Some purists mutter that the Lusso is too heavy and that the engine, positioned well forward in the chassis, is not as well-placed as in the 250 SWB. Maybe so, but driven as intended it doesn’t succumb to understeer and the 240bhp engine is well up to hauling it along at quite a lick. A bit more weight is undoubtedly added by the luxuriously trimmed cockpit, but the bonnet, doors and boot-lid are all aluminium. Each skin is specifically numbered because they are all hand-fitted and no skin from this car will fit another without a lot of fettling. As you shift along a bit in top gear, your brain tells you to go for the non-existent fifth cog as this is one of the last Ferraris fitted with a four-speed gearbox. Many owners have upgraded to a five-speed but Bill has left his car original as it’s ‘fast enough as it is’. Quite.

1964 Ferrari 250 GT Lusso

Amid the confines of Belgravia the Lusso has been perfectly well-behaved with no sign of plug fouling, and on a fast dual-carriageway out of town the V12 starts to sing. That lovely wood-rimmed steering wheel relays accurate feedback, and period Michelin XWX tyres are only 205-section, although they look fatter on the very offset wheels, and they do what is expected. Their adhesion is not high but the Ferrari’s handling is benign in the real world. The car feels smooth and tracks as straight as an arrow, devoid of any nervousness. Over badly broken tarmac the ride suffers a little, and transverse ridges can cause choppiness. But this is a car of 1960s vintage and it is up to you to ‘drive’ and control it. Now that Bill has standard-spec stainless steel exhausts fitted, the V12 soundtrack is bravissimo without being overwhelmingly loud.

Driving through sun-dappled, Georgian squares in early-morning London, before anyone else is awake, is always special. But to be doing so in a deep purple, original Ferrari with its owner of 50 years is so much more so. That magnificent engine. It’s just a foot-squeeze away from quiet to full operatic. This is seat-of-the-pants stuff and, where the road opens up (I live here so know the surveillance drill), second gear quickly becomes third and then top and we are off.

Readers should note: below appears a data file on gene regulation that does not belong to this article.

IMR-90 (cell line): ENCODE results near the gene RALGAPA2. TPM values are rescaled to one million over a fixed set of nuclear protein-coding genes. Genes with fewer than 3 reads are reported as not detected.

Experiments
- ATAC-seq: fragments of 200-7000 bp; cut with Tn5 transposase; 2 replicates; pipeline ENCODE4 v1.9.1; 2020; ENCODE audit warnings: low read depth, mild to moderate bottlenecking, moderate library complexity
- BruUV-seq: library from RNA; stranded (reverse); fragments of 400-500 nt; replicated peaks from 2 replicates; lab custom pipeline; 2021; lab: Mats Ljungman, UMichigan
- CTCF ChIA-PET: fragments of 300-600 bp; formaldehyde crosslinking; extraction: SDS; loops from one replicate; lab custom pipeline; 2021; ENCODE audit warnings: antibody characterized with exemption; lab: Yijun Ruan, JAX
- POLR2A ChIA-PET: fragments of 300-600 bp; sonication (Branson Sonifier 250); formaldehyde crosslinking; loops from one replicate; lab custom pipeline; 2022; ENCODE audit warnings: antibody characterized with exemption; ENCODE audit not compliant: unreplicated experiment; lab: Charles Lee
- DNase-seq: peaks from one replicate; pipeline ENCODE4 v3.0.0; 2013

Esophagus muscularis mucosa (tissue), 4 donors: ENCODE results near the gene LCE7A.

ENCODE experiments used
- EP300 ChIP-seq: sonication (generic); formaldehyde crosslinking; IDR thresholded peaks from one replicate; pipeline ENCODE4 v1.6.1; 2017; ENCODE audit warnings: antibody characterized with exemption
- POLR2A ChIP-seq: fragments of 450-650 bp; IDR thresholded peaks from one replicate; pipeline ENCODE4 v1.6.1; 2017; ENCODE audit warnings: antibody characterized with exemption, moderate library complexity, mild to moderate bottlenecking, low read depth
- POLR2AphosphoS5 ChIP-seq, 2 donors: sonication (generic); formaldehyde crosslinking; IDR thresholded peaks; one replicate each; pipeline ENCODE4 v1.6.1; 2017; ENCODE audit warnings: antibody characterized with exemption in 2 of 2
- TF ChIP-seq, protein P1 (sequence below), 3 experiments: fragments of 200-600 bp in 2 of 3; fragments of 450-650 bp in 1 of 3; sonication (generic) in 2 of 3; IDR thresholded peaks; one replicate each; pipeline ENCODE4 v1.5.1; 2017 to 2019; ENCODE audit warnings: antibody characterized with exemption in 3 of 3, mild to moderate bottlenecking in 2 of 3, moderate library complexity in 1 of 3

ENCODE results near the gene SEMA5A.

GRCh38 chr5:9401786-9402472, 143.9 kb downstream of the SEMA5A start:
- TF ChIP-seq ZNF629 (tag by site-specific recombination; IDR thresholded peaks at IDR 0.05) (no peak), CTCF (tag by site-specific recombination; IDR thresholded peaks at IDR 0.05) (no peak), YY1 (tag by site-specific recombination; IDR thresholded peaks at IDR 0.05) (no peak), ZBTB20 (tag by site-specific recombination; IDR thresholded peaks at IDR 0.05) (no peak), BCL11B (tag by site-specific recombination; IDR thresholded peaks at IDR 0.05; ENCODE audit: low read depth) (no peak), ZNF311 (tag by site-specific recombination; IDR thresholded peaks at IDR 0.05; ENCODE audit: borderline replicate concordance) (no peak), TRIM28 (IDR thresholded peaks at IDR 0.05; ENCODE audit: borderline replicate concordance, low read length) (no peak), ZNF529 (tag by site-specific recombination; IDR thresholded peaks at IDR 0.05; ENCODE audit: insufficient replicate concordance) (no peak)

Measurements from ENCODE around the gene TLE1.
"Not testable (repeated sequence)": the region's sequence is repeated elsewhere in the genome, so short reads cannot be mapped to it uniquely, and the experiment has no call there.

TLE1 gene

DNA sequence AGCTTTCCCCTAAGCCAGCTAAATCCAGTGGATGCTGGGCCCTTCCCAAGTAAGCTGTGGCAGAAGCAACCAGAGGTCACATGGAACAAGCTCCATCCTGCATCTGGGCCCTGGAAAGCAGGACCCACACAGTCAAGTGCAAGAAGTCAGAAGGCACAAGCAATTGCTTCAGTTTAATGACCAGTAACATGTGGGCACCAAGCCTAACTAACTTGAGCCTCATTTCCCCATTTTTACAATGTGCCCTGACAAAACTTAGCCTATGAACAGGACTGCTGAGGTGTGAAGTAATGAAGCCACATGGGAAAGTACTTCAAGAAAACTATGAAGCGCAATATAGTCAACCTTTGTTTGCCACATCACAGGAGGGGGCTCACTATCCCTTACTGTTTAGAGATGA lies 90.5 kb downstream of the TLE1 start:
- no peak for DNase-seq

So what do I take away from this Ferrari Lusso experience? It is beautiful to behold, being largely original and so lovingly cared for by Bill Collins without resort to tearing the thing down to its nuts and bolts for a full restoration. This car is unique and it feels like it – the quiet manner in which it proceeds down the road is a revelation. I really was not expecting it to feel so tight, refined and obedient. This is a prancing horse, after all, but it doesn’t prance. It just gets on with it.

The Lusso might be somewhat overshadowed by its 250 SWB sibling but, as a Ferrari to use in London on a regular basis, this has to be the cerebral choice. Indeed, Bill will often simply drive about town in it and has sometimes ferried his sisters around when they were in town. ‘My sadly deceased sister Jackie, who was a novelist, appreciated the Lusso, but then she was a car enthusiast, having owned a 1966 Ford Mustang for many years, which she shipped between London and LA. My other sister really doesn’t take much notice of the Lusso. Well, she has a Rolls-Royce in Los Angeles with a decent make-up mirror in the back seat, which is important to her as she’s an actress. Her name is Joan.’

Above and below Unconventional dashboard layout angles centre-mounted speedo and rev-counter towards driver; scrutineers tag is from ’84 Pom Trophy; leather trim gently worn.

‘The more elegant streets of London are always a superb backdrop for the best classic cars – and they don’t come much more special than a Ferrari 250GT Lusso. Especially one with the celebrity connections of this car. It really did feel quite at home.’

TECHNICAL DATA 1964 Ferrari 250 GT Lusso

  • Engine 2953cc V12, OHC per bank, triple Weber 36DCS carburettors
  • Max Power 240bhp @ 7000rpm
  • Max Torque 192 lb ft @ 6000rpm
  • Transmission Four-speed manual, rear-wheel drive
  • Steering Worm and Roller
  • Suspension Front: double wishbones, coil springs, telescopic dampers, anti-roll bar. Rear: live axle, leaf springs assisted by coils, radius arms, telescopic dampers
  • Brakes Discs
  • Weight 1250kg
  • Top speed 145mph
  • 0-60mph 7.5sec
Article type:
Mark Dixon Mark Dixon 1 month ago #

Classic writing

Thanks for a lovely article on Bill Collins and his Ferrari 250 Lusso. Robert Coucher kept the reader interested till the very end, with Collins showing no signs of egocentrism. Then came that final paragraph, quietly letting us know his famous sisters’ names and therefore their occupations. It was so informative, without modern media edginess and brashness.